Link to post
Share on other sites

Hey Rodrigo.. Thats a good idea! :)

 

I do have a laptop with Windows XP Service Pack 3 .. that i use for such times that i need to debug IE8 standalone or IE7 standalone.

 

But in my situation it really depends on if i'm building the site from scratch or changing / upgrading an existing site. If I'm customizing different CMS's like WordPress or Joomla..  and eCommerce CMS's like Magento and even crappy Miva Merchant...

 

I have to work with whats there and make it look the same cross browser..  Even having to make my own plugins / extensions, and themes for the CMS. So in those cases i have to debug IE until my eyes fall out of my head.

 

But I see what you mean,  When I make sites from scratch.. i have various different UI elements and code that I already display properly cross browser.. but the majority stuff i debug in IE7, IE8, IE9  general have to do with a variety of display bugs with layout / on different CMS and eCommerce systems. But for IE8 I make it so users don't get all the nice effects.. if they do want them, they can use a real modern browser that supports 3D Transforms.  :)

Link to post
Share on other sites

FWIW, the way I fix the black outline on transparent images for IE8 is to save out the image as a GIF or 8-bit PNG. You'll lose image quality of course with 256 color limit, but it will work. I only bring in this low-quality sprite for IE8 users using some form of detection, either IE conditionals or modernizr.

 

Hope that's useful :)

Link to post
Share on other sites

I run into this problem with every site I build.

You have the dilemma of how awesome gsap is and then the fact that 10% of the US still uses IE8.

 

So you have to degrade gracefully...

I always build a super wizbang version of my animations with rotations and opacity, just to run in to the black line of death on all my pngs that are whizzing around the dom in IE8.

 

In my javascript I use an if else like this:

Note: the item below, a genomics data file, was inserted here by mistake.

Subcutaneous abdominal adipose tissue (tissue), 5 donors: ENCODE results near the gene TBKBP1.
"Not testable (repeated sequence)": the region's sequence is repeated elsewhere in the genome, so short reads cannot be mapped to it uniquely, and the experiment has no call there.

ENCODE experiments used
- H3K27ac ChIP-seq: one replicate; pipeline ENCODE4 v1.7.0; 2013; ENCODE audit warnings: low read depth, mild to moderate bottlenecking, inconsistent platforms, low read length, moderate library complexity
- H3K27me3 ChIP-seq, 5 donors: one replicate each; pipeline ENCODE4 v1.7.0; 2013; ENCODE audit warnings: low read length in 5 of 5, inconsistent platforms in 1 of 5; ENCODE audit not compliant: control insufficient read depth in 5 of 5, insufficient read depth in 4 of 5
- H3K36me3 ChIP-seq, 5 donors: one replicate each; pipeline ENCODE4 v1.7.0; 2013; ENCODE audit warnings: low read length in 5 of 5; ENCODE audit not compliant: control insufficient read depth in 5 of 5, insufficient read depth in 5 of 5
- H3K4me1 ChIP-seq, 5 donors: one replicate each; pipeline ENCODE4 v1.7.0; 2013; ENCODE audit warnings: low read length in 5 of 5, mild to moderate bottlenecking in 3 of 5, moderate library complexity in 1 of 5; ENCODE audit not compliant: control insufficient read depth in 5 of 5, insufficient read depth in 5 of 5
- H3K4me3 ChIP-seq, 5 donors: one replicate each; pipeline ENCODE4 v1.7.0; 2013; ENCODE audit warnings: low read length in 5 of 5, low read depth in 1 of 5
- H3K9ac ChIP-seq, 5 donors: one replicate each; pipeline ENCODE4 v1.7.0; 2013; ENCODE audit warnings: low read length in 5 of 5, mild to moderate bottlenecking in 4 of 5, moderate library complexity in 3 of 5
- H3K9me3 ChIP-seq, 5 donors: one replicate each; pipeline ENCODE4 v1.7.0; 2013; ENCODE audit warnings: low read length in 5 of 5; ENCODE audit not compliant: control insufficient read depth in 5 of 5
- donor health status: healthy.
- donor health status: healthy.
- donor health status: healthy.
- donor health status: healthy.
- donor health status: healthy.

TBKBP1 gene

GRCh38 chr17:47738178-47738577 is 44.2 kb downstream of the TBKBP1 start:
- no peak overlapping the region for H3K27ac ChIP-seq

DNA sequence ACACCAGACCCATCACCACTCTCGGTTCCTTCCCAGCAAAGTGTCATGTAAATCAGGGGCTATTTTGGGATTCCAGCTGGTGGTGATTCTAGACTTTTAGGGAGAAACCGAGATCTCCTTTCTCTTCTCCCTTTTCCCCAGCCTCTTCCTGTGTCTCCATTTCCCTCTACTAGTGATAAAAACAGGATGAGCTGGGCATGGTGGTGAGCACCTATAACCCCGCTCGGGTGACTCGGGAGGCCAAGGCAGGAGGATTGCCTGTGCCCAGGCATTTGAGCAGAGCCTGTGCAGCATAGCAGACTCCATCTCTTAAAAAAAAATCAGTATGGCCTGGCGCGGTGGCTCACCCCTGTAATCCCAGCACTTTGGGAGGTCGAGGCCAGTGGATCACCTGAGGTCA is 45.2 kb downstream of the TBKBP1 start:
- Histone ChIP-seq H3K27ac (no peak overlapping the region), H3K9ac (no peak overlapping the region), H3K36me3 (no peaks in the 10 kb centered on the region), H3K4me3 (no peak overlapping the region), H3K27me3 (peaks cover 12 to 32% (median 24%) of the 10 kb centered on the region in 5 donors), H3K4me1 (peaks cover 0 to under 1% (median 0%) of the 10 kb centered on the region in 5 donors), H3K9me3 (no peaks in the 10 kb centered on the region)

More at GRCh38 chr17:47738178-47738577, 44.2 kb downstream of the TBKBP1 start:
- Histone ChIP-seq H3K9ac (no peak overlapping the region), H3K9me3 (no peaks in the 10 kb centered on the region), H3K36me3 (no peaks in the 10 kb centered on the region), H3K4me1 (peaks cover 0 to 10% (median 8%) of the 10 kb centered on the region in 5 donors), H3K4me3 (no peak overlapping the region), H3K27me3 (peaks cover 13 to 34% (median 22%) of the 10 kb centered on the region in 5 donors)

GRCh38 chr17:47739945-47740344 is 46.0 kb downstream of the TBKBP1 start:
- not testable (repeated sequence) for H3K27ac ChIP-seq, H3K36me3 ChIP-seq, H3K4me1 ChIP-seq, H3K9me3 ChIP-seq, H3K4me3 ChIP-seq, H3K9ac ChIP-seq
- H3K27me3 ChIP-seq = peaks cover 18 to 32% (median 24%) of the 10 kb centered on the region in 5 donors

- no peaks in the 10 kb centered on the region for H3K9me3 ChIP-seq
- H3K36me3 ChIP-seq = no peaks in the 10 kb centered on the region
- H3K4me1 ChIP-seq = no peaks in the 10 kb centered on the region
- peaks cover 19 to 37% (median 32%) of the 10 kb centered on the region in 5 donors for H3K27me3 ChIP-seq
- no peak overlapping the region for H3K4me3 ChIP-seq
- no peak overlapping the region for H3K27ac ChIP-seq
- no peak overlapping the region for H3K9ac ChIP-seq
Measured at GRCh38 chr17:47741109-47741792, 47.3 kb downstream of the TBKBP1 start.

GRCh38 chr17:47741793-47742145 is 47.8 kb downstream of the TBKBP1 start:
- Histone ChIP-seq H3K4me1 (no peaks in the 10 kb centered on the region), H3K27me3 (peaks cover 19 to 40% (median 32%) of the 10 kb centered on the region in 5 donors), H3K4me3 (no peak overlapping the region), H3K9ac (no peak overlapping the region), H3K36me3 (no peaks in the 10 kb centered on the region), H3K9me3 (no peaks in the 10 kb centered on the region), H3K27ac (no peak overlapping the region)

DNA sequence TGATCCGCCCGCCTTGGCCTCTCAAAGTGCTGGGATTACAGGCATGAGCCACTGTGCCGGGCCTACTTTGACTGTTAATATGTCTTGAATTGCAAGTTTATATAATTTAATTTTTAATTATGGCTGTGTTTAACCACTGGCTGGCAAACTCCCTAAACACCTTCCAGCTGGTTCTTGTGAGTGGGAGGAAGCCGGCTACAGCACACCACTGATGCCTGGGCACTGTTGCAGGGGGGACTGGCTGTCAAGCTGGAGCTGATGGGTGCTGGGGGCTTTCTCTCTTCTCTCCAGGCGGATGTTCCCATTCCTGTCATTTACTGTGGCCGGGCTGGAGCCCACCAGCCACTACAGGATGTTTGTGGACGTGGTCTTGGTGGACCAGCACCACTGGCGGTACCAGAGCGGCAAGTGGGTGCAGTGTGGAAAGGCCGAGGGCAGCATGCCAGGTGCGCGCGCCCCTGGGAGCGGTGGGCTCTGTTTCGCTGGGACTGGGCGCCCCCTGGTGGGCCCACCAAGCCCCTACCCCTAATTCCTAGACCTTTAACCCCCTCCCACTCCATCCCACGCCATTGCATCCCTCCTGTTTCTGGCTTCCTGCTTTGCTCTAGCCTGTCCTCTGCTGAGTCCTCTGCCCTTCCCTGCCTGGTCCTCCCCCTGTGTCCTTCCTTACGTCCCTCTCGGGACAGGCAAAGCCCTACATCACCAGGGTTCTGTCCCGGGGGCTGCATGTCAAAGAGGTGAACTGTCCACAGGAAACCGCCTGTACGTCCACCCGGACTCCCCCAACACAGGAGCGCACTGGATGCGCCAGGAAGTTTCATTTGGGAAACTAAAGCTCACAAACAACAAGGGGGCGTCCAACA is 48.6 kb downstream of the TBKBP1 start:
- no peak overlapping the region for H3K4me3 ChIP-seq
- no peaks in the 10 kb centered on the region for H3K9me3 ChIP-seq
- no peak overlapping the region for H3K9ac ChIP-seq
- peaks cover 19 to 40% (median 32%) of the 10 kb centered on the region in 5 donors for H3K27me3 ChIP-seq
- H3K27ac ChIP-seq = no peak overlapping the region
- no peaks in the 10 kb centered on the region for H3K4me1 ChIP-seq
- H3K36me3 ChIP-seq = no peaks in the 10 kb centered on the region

if (!!document.createElement('canvas').getContext && !!document.createElement('canvas').getContext('2d')) {
//TIMELINES FOR MODERN BROWSERS

else{
//TIMELINES FOR IE 8

}

Then I use some scaled back version of my animations, or sometimes just dont provide an animation at all for ie8. It's a trade off you have to learn to live with until this browser eventually dies off...

 

Hopefully this will get you over the hump.

Link to post
Share on other sites

Hi,

 

Well I got too sucked by the IE support stuff that forgot to add my recipe.

 

What I've found to work in some cases with transparent PNGs (32-bit depth) is set up a mock gradient. As with many things I stumbled into this one. Since colorzilla has a gradient generator that creates CSS gradients with support down to IE6, when I need this type of background I go straight there. Once creating a menu with icons and tooltips, the icons were animated using stagger and some transforms (rotations in modern browsers and scale for older). Once I finished the animation for the good browsers I took a deep breath and set up to see the "damages" in IE7-8. Surprise no black line at all  :shock:.

 

Since then for this cases what I tell the client is that in this cases the background has to be solid for IE7-8, if an image has to be used as background then just simple animations for the images.

 

The trick lays in this code added to the images parent element and using <img> instead of using background images on other DOM element:

filter: progid:DXImageTransform.Microsoft.gradient( startColorstr='#1e5799', endColorstr='#1e5799',GradientType=0 ); /* IE6-8 */

Since then (actually a a little over a month) I've been using this and works very well. Also the images parent should have an absolute position. I haven't tried other CSS set up since this one seems to work most of the time.

 

Rodrigo.

  • Like 1
Link to post
Share on other sites
  • 2 years later...

This issue is back, and now it's in all versions of IE - including 11. 

Link to post
Share on other sites

Create an account or sign in to comment

You need to be a member in order to leave a comment

Create an account

Sign up for a new account in our community. It's easy!

Register a new account

Sign in

Already have an account? Sign in here.

Sign In Now
  • Recently Browsing   0 members

    No registered users viewing this page.

×